Hematuria epidemiology and demographics

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Steven C. Campbell, M.D., Ph.D. Associate Editor(s)-in-Chief: Venkata Sivakrishna Kumar Pulivarthi M.B.B.S [1]

Overview

Asymptomatic hematuria is common in clinical practice, with a prevalence ranging from 0.18% to 38.7%.[1] Transient microscopic hematuria may occur in 6% to 39% of the population studied, but persistent microscopic hematuria in 3 or more consecutive urinalyses occurs less often, and is seen in 0.5% to 2% of the population under study. In the prevalence of underlying urinary tract disease, there is no clear difference between patients with transient microscopic hematuria and those with persistent microscopic hematuria.[2]

Epidemiology and Demographics

Prevalence

Microscopic hematuria is quite common, with a prevalence of approximately 6.5% of adults, varying according to the characteristics of the population.[3] The prevalence of microscopic hematuria ranges from 1-20% depending on the population studied and also varies with on age, gender, frequency of testing, threshold used to define MH and presence of risk factors such as smoking.[3]

Age

Young patients are more likely to have intrinsic renal pathology (i.e. glomerulonephritis whereas malignancy is more common in the elderly).[4]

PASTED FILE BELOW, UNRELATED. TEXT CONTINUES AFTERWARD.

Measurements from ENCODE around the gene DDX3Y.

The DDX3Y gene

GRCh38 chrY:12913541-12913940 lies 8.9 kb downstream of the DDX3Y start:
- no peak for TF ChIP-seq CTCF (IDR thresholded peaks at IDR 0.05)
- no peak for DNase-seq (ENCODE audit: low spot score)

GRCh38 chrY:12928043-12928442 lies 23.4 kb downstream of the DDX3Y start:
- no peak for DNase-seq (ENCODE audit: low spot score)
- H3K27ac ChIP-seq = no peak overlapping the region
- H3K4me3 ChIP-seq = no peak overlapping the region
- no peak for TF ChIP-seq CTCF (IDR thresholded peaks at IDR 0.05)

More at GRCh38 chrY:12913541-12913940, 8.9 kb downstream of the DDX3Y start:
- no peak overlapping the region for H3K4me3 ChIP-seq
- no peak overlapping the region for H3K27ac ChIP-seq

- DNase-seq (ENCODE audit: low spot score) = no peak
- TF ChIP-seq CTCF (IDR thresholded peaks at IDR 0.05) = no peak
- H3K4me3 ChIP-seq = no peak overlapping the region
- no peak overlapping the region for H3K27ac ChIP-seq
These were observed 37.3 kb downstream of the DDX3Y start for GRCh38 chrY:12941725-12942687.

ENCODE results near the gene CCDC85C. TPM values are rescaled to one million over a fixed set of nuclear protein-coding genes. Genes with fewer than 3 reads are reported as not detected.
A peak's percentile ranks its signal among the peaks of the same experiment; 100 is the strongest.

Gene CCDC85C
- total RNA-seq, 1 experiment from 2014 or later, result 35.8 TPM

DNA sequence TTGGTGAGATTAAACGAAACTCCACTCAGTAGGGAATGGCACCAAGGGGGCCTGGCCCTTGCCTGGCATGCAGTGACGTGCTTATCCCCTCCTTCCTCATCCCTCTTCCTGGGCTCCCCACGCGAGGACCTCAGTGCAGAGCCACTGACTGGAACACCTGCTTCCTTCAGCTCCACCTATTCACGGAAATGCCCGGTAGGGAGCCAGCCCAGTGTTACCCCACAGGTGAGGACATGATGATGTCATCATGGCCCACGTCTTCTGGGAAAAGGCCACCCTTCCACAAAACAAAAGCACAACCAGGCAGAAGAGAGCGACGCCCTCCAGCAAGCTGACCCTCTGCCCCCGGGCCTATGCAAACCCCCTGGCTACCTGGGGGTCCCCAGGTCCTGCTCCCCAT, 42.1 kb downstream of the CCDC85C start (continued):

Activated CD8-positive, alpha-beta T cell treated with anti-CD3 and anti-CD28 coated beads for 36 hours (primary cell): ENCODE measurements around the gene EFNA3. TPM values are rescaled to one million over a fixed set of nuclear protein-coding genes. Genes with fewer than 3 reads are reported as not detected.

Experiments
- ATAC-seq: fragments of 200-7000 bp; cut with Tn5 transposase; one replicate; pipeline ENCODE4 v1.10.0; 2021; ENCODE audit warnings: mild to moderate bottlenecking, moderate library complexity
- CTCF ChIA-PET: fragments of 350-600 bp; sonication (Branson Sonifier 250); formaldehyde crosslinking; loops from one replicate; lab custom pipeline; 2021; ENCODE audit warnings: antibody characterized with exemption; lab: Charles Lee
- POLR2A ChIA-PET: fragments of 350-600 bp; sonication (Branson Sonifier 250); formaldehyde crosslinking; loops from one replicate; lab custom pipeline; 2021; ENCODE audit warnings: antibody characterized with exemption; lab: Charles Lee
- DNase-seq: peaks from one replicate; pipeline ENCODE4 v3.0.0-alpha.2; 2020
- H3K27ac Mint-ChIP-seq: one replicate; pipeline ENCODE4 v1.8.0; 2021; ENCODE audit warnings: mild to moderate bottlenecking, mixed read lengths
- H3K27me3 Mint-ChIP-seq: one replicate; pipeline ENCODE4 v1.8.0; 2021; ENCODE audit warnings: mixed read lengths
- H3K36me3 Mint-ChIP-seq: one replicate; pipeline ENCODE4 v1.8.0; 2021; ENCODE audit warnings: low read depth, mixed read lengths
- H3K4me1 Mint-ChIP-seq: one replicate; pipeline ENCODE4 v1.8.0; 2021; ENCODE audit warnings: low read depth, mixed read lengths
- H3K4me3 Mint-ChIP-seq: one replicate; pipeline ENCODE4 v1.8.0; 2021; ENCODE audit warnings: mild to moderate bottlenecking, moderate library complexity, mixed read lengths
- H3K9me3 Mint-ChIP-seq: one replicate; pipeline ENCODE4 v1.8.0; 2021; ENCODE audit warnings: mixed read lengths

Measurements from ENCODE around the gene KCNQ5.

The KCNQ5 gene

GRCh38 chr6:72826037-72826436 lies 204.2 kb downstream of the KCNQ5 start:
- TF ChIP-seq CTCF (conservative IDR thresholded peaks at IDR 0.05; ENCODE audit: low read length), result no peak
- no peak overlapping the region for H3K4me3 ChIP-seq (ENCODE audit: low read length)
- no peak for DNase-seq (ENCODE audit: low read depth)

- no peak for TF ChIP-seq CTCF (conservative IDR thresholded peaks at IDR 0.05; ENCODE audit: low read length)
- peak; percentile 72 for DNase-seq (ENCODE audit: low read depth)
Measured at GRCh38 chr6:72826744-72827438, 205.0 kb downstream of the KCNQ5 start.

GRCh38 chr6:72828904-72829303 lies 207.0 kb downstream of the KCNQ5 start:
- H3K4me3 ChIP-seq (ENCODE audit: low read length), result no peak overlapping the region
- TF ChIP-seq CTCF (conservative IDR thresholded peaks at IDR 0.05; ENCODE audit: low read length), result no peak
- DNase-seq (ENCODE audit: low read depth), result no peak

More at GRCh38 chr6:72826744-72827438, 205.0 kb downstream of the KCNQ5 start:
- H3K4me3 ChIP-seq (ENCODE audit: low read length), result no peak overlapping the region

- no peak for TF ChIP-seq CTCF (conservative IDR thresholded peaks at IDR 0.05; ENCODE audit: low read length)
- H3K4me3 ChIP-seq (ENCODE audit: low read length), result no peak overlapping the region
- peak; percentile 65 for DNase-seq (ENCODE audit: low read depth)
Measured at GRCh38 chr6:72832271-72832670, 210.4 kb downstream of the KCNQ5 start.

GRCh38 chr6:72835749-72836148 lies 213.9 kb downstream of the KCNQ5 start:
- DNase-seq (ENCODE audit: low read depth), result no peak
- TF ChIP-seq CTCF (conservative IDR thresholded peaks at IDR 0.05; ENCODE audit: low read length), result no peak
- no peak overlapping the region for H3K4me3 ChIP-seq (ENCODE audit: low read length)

Gender

Malignancy of the bladder and kidney is at least twice as common in males than in females. Women are more commonly affected by urinary tract infections.

References

  1. Loo RK, Lieberman SF, Slezak JM, Landa HM, Mariani AJ, Nicolaisen G et al. (2013) Stratifying risk of urinary tract malignant tumors in patients with asymptomatic microscopic hematuria. Mayo Clin Proc 88 (2):129-38. DOI:10.1016/j.mayocp.2012.10.004 PMID: 23312369
  2. Rew, Karl (2010). Primary care urology. Philadelphia, Pa. London: Saunders. ISBN 978-1437724899.
  3. 3.0 3.1 Davis R, Jones JS, Barocas DA, Castle EP, Lang EK, Leveillee RJ et al. (2012) Diagnosis, evaluation and follow-up of asymptomatic microhematuria (AMH) in adults: AUA guideline. J Urol 188 (6 Suppl):2473-81. DOI:10.1016/j.juro.2012.09.078 PMID: 23098784
  4. Rew, Karl (2010). Primary care urology. Philadelphia, Pa. London: Saunders. ISBN 978-1437724899.



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